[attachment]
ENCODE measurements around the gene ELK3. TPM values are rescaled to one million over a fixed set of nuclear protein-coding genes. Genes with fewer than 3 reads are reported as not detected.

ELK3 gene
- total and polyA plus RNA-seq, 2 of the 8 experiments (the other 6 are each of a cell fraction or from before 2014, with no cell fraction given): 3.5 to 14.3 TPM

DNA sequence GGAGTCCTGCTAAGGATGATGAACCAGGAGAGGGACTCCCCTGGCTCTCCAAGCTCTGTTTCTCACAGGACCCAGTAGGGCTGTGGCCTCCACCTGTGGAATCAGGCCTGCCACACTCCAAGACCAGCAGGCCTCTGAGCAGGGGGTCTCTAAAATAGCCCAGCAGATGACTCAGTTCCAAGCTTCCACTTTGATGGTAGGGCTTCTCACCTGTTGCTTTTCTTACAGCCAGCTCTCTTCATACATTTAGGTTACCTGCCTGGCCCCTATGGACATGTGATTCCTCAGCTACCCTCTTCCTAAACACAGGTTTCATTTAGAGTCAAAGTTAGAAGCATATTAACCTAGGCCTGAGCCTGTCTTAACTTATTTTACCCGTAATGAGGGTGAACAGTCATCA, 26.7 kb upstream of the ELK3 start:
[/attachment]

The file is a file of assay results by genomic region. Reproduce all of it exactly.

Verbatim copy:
ENCODE measurements around the gene ELK3. TPM values are rescaled to one million over a fixed set of nuclear protein-coding genes. Genes with fewer than 3 reads are reported as not detected.

ELK3 gene
- total and polyA plus RNA-seq, 2 of the 8 experiments (the other 6 are each of a cell fraction or from before 2014, with no cell fraction given): 3.5 to 14.3 TPM

DNA sequence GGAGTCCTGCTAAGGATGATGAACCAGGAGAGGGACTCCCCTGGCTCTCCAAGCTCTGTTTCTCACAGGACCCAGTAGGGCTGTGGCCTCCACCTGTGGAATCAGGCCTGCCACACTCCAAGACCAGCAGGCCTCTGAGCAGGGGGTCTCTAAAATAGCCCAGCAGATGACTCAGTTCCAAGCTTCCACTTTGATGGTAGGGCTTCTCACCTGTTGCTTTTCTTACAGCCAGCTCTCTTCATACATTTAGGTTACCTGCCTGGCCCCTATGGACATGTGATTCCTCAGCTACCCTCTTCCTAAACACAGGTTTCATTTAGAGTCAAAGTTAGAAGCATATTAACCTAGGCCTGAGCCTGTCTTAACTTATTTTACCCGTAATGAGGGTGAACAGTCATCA, 26.7 kb upstream of the ELK3 start: